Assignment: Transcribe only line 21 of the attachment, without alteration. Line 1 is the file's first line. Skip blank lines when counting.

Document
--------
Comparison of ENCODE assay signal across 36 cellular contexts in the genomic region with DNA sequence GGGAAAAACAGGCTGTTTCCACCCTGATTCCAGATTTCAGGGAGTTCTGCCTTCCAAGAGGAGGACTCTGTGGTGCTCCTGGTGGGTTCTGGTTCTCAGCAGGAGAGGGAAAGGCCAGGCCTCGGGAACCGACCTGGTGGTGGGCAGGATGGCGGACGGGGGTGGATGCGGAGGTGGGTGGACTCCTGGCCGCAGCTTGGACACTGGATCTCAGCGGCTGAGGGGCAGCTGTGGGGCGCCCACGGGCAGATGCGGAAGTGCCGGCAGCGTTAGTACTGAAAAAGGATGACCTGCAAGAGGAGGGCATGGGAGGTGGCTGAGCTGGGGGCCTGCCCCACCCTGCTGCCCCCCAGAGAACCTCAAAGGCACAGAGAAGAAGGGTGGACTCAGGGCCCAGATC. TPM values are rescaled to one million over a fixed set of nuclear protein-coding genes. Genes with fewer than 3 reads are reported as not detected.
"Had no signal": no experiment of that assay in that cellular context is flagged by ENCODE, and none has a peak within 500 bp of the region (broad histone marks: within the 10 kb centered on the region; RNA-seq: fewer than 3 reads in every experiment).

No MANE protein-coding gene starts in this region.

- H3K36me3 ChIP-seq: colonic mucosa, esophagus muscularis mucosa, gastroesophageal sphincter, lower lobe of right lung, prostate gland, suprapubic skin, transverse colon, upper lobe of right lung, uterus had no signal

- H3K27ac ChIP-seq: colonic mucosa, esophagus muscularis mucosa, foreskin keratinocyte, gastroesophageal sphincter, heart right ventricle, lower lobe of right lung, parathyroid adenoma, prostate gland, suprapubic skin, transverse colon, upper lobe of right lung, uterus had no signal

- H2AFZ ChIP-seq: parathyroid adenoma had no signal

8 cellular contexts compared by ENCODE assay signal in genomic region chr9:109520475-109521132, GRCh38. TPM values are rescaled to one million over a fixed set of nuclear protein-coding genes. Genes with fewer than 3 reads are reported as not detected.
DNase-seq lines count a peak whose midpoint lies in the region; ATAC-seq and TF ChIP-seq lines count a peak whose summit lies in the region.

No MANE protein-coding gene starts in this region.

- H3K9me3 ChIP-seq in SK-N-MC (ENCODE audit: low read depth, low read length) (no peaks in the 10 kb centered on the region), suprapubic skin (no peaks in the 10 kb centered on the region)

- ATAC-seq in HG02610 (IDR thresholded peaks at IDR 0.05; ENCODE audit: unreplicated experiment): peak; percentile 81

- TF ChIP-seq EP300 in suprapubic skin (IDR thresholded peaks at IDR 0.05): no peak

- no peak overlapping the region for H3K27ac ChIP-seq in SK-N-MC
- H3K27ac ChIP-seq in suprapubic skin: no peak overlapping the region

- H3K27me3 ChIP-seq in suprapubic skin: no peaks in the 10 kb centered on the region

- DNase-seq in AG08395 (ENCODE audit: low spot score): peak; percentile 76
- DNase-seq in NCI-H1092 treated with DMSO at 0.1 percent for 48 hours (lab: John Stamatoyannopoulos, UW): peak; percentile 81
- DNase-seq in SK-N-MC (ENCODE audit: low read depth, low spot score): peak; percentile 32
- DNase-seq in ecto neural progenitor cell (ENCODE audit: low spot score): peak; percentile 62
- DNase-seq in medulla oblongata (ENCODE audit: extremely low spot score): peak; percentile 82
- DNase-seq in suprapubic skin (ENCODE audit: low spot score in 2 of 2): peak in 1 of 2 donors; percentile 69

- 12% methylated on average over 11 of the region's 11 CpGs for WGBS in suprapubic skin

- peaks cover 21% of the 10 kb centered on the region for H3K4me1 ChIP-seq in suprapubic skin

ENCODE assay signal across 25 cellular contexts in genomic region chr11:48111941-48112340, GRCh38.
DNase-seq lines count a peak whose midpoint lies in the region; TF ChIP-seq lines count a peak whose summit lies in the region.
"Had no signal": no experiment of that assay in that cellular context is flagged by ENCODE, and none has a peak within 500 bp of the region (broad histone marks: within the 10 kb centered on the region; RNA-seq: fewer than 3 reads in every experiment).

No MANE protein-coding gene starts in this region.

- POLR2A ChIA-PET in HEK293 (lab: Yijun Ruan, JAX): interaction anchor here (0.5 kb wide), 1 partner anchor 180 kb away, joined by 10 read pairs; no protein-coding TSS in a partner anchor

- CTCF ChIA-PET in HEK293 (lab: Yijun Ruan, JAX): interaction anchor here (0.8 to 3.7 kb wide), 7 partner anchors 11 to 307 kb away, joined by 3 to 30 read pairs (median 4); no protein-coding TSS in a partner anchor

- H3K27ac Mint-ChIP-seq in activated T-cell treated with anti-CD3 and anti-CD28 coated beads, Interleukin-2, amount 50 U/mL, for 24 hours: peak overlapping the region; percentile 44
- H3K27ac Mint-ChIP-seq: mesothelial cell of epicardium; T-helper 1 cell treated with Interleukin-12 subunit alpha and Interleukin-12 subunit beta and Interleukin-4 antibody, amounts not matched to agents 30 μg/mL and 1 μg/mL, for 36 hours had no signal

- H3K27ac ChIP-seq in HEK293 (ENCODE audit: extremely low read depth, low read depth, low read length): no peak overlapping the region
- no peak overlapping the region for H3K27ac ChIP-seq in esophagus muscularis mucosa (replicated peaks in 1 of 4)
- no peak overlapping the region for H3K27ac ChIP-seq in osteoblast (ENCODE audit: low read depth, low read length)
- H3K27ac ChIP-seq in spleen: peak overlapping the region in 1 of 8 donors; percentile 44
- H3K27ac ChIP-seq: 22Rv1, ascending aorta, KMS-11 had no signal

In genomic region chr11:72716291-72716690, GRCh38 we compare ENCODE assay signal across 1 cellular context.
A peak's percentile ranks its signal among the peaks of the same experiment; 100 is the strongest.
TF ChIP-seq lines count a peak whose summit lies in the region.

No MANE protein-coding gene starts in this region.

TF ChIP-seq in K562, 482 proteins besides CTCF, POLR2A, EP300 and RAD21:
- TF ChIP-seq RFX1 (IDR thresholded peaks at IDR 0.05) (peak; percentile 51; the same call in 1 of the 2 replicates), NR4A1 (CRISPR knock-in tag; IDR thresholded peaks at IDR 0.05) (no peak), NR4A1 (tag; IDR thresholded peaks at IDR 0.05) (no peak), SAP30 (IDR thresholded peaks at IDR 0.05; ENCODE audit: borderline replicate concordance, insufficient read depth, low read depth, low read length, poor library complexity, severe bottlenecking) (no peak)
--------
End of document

- DNase-seq in suprapubic skin (ENCODE audit: low spot score in 2 of 2): peak in 1 of 2 donors; percentile 69